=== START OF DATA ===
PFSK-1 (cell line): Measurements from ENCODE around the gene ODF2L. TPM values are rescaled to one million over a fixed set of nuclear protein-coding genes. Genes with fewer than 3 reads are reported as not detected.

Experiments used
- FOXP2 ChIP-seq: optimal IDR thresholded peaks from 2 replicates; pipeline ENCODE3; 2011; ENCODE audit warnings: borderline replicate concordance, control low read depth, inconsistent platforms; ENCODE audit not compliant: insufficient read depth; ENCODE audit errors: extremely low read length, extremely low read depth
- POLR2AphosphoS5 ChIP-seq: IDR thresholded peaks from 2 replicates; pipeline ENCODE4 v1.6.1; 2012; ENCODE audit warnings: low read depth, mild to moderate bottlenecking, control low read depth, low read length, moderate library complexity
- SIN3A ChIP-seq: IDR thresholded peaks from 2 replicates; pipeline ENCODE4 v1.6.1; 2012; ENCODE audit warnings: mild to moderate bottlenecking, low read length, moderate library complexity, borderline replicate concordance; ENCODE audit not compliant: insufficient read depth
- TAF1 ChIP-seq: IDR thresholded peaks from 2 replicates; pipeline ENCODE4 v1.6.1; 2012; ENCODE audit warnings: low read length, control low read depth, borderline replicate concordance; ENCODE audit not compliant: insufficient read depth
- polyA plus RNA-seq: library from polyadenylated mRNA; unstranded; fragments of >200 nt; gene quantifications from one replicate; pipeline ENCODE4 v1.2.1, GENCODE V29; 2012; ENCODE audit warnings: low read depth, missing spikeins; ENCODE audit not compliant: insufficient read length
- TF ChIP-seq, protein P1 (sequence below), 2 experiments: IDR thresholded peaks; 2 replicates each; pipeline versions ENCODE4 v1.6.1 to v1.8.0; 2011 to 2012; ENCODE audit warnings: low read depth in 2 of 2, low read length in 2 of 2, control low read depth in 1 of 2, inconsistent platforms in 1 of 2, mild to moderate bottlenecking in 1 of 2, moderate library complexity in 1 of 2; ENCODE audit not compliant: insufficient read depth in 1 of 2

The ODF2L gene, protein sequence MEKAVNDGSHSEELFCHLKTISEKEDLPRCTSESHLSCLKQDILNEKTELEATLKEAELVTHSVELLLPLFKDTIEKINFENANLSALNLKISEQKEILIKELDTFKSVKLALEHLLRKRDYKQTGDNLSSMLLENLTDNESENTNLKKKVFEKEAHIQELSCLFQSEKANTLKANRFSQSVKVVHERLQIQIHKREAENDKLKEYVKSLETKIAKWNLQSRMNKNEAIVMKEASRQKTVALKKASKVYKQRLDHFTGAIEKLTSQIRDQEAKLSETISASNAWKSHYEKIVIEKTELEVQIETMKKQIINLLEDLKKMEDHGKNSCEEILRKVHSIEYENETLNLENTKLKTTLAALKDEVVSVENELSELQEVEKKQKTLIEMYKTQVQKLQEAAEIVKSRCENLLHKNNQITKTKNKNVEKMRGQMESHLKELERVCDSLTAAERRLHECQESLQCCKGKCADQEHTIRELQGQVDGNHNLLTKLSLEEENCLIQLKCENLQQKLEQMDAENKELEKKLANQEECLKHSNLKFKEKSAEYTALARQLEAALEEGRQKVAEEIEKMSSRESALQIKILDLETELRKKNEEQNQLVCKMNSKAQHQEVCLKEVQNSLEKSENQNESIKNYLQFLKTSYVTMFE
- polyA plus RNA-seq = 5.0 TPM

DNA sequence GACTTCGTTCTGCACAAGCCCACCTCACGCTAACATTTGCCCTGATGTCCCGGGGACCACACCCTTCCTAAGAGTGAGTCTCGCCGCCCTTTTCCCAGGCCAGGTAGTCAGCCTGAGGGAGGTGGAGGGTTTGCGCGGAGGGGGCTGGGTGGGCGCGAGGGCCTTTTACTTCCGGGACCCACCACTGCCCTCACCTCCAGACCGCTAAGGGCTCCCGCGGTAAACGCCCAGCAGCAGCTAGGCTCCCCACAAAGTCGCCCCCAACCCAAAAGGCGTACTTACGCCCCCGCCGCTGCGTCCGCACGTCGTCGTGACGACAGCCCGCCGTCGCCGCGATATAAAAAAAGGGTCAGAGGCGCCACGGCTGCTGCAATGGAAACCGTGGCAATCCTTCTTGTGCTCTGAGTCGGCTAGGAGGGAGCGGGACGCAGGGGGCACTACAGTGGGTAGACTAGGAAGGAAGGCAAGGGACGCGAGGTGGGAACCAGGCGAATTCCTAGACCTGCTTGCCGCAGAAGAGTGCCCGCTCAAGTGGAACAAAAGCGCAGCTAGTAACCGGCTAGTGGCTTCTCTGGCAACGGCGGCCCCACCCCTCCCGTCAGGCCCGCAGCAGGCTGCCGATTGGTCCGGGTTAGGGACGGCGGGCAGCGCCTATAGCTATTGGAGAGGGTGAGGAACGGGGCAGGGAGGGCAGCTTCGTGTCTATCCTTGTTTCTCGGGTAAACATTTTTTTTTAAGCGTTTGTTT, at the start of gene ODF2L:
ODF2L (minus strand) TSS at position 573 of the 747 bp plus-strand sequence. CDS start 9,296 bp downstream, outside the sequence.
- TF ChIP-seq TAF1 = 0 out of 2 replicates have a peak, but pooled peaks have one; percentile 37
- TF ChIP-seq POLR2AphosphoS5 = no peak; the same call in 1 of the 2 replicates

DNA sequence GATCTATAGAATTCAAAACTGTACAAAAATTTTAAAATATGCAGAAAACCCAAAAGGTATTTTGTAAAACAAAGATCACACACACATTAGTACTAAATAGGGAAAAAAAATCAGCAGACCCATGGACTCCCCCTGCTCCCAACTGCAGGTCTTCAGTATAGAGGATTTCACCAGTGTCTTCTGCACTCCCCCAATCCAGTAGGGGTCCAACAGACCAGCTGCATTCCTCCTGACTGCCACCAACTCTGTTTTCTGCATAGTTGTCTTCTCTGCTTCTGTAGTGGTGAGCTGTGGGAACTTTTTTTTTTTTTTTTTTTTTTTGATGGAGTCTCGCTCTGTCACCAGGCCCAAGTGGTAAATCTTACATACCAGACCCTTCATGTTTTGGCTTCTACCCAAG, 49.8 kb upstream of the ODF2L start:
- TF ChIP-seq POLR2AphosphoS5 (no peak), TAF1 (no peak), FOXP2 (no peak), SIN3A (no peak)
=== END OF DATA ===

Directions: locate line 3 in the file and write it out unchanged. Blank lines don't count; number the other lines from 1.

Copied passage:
- FOXP2 ChIP-seq: optimal IDR thresholded peaks from 2 replicates; pipeline ENCODE3; 2011; ENCODE audit warnings: borderline replicate concordance, control low read depth, inconsistent platforms; ENCODE audit not compliant: insufficient read depth; ENCODE audit errors: extremely low read length, extremely low read depth